Multiple Studies Showing Video Games May Improve Vision in Amblyopia

5:56 PM

For all of those times I hear mothers lament how video games are likely destroying their children's vision, new studies are finding that video games may actually improve visual acuity! These studies were specifically geared toward individuals with amblyopia, a condition where one eye has reduced vision despite the best possible pair of glasses.  Amblyopia (or a lazy eye as it is sometimes called) is the result of a high prescription that has been left uncorrected, or an eye turn causing a poor visual signal to reach the brain.  As a child is growing, a poor or blurry visual signal will cause the eye-brain connection to fail to develop properly, resulting in permanent visual decrease.  In the past it has been commonly accepted that ambylopes have no chance of regaining sharp vision to their "lazy" eye past the age of 8 (because by then the eye to brain connections have fully developed).  Children were typically treated by patching their good eye to force them to use their lazy eye in an attempt to develop these visual connections.  Newer studies, however, have shown that visual improvement may be possible past this critical period of 8 years of age!

Most children are happy playing video games, despite the face this one is making!

The other difficult part of treating amblyopia is that children (no surprise) don't exactly like having their good eye patched.  And you can't just put the patch on and let them go take a nap, or eat ice cream or something.  They traditionally had to perform at least 2 hours of near activities like reading or word searches or puzzles, etc.  These activities have high visual demand, and can be quite frustrating when you are looking through a blurry eye.  Two new studies are showing that playing video games for one to two hours with the good eye patched (an activity that won't exactly be hard to entice children or adults for that matter to perform) can also be effective, however!  One study showed a 30% improvement in visual acuity in patients with amblyopia between the ages of 15 to 61 (well past the critical 8 years of age that was traditionally set as the limit).  This improvement in vision was after just 40 hours of video game play.  It took 120 hours of traditional "near" activities to get the same 30% improvement in the control group.  A second study of 10-18 year olds showed similar notable improvement in vision versus a control group when video game therapy was employed for 1 hour a day.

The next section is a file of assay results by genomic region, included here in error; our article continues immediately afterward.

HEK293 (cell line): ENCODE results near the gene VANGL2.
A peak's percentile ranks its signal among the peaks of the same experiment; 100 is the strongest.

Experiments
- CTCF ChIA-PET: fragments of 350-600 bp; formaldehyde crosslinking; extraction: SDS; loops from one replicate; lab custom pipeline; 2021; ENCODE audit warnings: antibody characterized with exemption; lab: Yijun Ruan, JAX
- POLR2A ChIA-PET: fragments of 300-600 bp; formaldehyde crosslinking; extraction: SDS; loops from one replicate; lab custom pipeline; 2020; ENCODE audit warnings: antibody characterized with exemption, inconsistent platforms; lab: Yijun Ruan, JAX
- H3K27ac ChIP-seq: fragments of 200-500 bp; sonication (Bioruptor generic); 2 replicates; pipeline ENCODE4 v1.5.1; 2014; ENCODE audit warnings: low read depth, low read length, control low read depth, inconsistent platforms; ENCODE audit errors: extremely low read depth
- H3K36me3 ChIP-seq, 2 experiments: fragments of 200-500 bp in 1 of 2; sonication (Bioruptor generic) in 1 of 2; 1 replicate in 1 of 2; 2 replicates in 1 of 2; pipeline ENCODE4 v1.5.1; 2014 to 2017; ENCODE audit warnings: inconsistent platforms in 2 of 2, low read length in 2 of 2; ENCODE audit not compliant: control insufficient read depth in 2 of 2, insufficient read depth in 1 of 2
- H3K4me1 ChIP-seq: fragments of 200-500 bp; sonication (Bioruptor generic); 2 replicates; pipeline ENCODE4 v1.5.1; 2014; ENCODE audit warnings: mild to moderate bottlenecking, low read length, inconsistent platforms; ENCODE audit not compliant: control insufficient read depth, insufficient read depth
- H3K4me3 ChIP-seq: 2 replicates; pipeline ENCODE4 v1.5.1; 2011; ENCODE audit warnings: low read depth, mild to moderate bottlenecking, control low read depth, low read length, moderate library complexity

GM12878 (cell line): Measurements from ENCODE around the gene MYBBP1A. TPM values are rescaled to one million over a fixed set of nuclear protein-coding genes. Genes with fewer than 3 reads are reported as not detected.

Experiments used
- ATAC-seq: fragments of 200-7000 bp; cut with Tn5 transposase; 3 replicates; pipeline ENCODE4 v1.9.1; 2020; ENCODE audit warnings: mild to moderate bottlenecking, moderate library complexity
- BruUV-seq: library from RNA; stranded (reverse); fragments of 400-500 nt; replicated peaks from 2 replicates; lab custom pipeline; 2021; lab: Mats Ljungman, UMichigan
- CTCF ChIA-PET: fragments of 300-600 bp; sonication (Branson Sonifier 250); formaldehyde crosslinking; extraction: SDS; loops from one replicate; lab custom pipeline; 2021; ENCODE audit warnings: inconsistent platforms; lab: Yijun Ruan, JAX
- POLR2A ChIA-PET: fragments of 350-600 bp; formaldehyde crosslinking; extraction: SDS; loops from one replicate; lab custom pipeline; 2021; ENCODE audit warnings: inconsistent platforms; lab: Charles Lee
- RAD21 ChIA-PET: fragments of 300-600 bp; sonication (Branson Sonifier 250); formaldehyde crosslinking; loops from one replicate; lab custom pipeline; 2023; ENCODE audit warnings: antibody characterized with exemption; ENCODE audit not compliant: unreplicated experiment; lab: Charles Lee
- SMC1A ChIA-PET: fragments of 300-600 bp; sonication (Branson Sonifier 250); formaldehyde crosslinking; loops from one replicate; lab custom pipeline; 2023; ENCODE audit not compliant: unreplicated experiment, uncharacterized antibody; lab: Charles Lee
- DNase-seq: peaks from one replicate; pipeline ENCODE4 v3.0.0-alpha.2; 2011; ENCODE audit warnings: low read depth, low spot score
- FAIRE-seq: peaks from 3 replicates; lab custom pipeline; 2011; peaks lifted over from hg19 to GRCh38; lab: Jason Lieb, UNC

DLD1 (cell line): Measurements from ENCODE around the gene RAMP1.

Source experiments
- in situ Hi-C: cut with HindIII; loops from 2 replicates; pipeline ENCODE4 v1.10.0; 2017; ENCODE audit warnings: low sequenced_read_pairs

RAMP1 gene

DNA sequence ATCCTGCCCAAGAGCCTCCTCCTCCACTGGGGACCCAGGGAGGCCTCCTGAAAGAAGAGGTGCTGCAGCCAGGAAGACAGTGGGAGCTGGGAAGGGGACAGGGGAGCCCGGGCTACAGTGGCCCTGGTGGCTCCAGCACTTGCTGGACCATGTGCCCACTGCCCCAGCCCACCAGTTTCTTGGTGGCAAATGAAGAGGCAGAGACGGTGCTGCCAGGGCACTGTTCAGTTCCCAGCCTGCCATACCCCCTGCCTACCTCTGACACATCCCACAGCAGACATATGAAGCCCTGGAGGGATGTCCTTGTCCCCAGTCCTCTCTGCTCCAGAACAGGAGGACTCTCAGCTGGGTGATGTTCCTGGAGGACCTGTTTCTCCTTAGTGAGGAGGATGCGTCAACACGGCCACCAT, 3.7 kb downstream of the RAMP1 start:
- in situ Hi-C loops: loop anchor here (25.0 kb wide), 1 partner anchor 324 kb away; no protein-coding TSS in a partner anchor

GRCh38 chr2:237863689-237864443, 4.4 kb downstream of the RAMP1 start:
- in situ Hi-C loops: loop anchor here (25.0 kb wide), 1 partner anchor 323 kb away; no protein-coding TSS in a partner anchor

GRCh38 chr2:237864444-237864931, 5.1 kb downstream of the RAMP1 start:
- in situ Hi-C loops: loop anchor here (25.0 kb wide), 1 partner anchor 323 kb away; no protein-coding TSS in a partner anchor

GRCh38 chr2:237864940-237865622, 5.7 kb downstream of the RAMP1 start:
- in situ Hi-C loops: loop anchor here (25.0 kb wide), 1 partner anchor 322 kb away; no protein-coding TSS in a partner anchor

What do these studies mean?  One, getting someone to participate in vision therapy activities is very taxing (and usually not that fun) when it involves forcing them to use an eye they can barely see out of.  When you temper that with an activity that is inherently enjoyable and doesn't seem like work, the compliance with treatment is going to be much better.  Do I believe that video games make the brain more plastic than traditional reading activities? Probably not.  But I'm quite sure that more therapy is getting done when the patient finds it enjoyable.

Traditional patching with near work.  He sure looks like he is having fun.  Photo courtesy National Eye Institute
Take home points: video games are not going to destroy your children's vision, but I would recommend they take breaks to play outside.  Video games can actually be useful as vision therapy because they have the advantage of improving hand-eye coordination and developing important visual skills like figure ground differentiation.  Will you create superhuman vision or stop needing glasses if you play enough video games?  Of course not.  But the good news is that people who are suffering from vision loss due to an amblyopic eye can see improvement through doing an activity that they enjoy!

Amblyopia is another reason why it is so important to have your child's vision checked, even if they are not complaining about blur.  If one eye is seeing clearly, no one will know the other eye is not working unless they develop a tell-tale eye turn (or strabismus).  Children as young as 6 months of age can be screened for signs of amblyopia, so please bring them to an eye doctor to make sure they have all the visual skills they need to learn to read and succeed at school!

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